Deconstructing Salazar on ISIS
One of the most provocative and destructive intellectual critics of the late 20th century was Jacques Derrida, the iconic post-structuralist iconclast who created “deconstruction” as a weapon of mass literary destruction. I do not wish to debate the merits of deconstruction, the kind of close reading that has a hard time getting beyond irrational astigmatism, but to respond to what one of his students, Philippe-Joseph Salazar, has said about reconstructing ISIS.
In a recent interview in the Chronicle of Higher Education, Salazar suggests, apparently seriously: “I’m quite convinced that we can strike a deal with the caliphate. I’m thinking of sovereignty and preserving what we’ve got. If the safeguarding of France requires letting go of part of the Middle East and letting it be the caliphate, then that’s what it should be.” He goes on to say: “It is pointless in my view to call it a genocide. Or to call it massacres. It is what it is.”
“It is what it is”? It, meaning ISIS, is a destructive terrorist group started by former officers of Saddam Hussein’s regime with an intolerant ideology of death and destruction. Salazar is impressed by the quality of their propaganda, which he calls “highly erudite.” I guess this is because he notes that everything they say or do is based on the Quran. He adds that their erudition is “the assemblage of philosophical ideas, poetic ideas, aesthetic ideas, the ability to add beauty to a text.” How ironic that someone who is devoted to deconstructing a text should treat the Quran as a fixed monument as opposed to a religious text capable of multiple interpretations. His suggestion that France negotiate with ISIS reminds me of Chamberlain’s lamentable “try, try again” trying to appease Hitler. ISIS does not have a viable philosophy; their propaganda is a sham that turns Islam into a caricature of an Islamophobe’s worst nightmare.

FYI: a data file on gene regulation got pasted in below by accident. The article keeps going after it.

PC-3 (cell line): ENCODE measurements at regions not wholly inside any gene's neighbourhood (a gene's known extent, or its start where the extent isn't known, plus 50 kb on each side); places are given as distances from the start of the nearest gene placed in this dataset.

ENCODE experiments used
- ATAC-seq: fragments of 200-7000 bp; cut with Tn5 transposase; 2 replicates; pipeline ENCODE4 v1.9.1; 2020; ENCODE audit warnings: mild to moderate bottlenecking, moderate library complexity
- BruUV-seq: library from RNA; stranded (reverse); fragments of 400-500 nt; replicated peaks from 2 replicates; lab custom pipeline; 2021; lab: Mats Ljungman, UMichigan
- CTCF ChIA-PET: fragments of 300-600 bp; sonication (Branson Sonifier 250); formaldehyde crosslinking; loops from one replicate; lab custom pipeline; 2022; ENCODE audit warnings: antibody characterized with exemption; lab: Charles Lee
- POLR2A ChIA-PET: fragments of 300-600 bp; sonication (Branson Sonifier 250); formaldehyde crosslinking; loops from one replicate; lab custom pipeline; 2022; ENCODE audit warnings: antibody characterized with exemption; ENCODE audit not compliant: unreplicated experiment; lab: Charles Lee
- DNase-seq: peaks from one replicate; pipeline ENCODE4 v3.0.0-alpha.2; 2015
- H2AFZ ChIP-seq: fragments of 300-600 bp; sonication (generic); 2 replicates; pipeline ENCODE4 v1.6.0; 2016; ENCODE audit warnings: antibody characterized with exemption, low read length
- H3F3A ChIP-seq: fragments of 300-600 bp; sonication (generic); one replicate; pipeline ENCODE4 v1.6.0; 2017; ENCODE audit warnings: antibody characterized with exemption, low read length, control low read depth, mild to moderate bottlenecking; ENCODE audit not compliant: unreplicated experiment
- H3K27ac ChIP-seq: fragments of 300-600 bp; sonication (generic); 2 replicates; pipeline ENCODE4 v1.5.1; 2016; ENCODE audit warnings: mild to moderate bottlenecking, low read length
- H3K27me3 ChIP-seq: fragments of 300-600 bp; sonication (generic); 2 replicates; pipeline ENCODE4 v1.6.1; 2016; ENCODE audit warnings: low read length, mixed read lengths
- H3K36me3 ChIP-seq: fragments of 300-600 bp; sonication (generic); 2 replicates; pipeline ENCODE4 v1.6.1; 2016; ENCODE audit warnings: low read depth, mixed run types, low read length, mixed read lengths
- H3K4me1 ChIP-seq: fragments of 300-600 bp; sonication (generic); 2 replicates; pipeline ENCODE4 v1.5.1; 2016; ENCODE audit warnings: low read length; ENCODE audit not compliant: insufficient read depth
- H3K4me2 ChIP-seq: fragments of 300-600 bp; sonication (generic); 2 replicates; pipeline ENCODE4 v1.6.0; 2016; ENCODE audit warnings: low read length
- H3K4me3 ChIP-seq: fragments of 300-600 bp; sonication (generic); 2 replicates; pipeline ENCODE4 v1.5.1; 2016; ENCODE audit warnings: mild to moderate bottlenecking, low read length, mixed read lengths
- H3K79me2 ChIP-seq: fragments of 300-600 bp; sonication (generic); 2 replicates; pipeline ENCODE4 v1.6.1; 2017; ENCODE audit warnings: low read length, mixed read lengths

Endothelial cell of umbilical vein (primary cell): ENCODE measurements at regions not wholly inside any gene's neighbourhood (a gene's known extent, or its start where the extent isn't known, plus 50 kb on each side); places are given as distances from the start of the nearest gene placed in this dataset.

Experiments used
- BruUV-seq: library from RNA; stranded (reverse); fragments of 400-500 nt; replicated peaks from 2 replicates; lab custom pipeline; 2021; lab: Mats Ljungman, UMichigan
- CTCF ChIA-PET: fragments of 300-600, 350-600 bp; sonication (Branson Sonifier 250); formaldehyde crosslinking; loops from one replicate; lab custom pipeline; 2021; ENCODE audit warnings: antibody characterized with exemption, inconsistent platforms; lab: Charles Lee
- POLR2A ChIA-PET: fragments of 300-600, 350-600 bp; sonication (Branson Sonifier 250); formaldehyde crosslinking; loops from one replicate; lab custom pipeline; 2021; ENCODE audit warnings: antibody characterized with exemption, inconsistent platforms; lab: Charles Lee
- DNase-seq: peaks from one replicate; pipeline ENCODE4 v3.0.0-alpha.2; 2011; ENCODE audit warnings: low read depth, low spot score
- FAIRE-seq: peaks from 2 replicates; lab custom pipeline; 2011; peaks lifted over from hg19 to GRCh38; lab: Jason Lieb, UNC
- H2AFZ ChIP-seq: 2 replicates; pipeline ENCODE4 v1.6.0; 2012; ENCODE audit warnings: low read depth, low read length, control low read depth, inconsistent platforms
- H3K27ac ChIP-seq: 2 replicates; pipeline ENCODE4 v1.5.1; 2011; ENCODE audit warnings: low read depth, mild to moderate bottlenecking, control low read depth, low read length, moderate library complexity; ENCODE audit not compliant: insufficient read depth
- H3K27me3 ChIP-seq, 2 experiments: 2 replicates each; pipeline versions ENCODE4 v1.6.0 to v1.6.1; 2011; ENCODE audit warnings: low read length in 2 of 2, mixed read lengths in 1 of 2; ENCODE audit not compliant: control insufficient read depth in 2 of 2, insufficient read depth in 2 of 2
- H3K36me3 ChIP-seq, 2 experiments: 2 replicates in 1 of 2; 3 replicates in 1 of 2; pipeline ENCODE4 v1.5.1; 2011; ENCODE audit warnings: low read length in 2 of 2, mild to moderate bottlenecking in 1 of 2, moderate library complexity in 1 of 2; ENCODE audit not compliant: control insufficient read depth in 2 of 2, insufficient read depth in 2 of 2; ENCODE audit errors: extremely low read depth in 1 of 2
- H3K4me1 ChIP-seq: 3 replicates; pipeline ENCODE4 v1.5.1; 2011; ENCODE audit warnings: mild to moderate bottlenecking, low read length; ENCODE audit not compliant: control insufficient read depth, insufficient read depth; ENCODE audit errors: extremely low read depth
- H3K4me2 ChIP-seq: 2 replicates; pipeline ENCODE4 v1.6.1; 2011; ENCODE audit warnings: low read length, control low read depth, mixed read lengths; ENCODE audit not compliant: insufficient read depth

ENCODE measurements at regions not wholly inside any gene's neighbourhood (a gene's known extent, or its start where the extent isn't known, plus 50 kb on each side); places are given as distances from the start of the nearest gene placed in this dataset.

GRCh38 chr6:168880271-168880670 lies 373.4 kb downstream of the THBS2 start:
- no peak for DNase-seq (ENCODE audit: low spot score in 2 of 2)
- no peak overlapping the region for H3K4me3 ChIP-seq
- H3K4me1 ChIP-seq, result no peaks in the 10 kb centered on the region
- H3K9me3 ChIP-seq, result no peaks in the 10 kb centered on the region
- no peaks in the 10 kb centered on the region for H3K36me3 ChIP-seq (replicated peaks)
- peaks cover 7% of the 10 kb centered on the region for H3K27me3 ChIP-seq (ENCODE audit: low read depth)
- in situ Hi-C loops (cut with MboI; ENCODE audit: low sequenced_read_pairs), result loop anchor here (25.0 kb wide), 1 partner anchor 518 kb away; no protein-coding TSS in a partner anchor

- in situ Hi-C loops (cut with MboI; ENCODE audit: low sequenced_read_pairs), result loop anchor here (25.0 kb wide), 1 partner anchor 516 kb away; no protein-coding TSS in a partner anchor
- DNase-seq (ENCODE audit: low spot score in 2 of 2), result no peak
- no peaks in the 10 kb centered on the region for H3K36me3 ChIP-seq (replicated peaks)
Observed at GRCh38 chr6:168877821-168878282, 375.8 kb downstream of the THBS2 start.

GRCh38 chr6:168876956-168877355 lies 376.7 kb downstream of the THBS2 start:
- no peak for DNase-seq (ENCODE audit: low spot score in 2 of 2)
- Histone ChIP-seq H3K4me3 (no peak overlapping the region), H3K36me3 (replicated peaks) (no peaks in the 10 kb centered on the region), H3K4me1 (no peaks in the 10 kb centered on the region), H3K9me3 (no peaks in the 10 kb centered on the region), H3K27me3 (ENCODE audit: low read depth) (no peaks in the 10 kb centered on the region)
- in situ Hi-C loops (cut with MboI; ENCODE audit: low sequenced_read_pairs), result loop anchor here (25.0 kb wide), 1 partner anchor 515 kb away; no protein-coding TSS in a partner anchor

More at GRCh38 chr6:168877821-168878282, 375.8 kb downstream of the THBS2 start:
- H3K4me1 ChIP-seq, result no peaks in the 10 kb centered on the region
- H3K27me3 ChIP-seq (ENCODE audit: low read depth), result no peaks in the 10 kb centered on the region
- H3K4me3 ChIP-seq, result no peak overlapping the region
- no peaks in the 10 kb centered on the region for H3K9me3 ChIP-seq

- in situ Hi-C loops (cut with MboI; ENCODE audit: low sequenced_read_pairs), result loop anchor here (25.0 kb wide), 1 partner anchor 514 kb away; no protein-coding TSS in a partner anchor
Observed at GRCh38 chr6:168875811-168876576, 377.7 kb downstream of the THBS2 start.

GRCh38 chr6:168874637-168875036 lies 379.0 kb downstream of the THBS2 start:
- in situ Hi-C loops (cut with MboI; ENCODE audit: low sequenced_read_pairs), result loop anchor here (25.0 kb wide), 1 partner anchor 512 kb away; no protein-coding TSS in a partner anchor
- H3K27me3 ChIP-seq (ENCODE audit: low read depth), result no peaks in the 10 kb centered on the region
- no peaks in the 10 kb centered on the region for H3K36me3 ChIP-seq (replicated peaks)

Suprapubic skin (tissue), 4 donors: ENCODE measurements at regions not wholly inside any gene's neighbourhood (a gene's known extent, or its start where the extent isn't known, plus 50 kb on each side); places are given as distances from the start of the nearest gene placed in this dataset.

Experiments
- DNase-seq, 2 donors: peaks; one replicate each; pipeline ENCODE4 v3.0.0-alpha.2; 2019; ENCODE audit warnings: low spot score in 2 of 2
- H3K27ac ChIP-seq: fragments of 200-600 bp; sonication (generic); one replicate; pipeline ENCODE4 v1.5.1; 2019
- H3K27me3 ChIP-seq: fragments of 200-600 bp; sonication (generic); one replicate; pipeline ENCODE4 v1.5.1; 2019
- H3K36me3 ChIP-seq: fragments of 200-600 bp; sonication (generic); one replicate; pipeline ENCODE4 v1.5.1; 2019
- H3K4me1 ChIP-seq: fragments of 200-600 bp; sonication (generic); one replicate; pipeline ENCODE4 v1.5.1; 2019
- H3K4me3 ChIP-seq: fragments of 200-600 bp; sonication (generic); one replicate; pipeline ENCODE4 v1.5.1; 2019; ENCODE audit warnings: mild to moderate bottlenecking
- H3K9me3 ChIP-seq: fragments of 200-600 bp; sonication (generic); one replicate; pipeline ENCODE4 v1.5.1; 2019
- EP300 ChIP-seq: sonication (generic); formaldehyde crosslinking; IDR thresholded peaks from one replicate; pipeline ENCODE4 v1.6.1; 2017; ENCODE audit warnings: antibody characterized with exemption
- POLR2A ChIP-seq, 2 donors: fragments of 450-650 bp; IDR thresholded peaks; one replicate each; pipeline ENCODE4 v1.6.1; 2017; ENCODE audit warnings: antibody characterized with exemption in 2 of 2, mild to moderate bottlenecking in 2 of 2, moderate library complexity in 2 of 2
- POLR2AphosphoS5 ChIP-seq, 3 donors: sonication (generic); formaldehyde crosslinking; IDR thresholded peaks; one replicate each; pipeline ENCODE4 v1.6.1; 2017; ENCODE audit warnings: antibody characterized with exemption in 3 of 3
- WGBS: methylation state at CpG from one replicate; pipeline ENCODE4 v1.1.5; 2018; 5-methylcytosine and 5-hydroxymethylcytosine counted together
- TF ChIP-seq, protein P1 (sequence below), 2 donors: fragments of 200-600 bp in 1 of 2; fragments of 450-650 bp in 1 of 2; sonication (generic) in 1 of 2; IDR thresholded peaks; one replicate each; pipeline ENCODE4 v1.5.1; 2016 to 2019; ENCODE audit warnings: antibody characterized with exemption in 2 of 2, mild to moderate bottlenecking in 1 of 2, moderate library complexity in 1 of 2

The ultimate argument of Salazar, once one gets beyond the silly toying with ISIS as a serious worldview, is that if the young European jihadis had received a basic foundation in Western philosophy, like reading Thomas Aquinas, they would have realized how “rich” the culture of rationalism is. How long has Salazar been locked up in his Ivory Tower? I only wonder what potential converts would think reading Nietzsche. I, too, think it is unfortunate that the humanities get such short shrift today, but burying oneself in the 100 Great Books will not keep young men who are marginalized and largely ignorant of their own religion from becoming converts to a cultish cause. His observation that the Hemmingway-spirited Americans and British participants in the Spanish Civil War carried Virgil and Homer in their pockets is an astounding non sequitur. Thousands of Syrians, Iraqis and Yemenis are dead at the blood-soaked hands of ISIS: there is nothing poetic about such a travesty.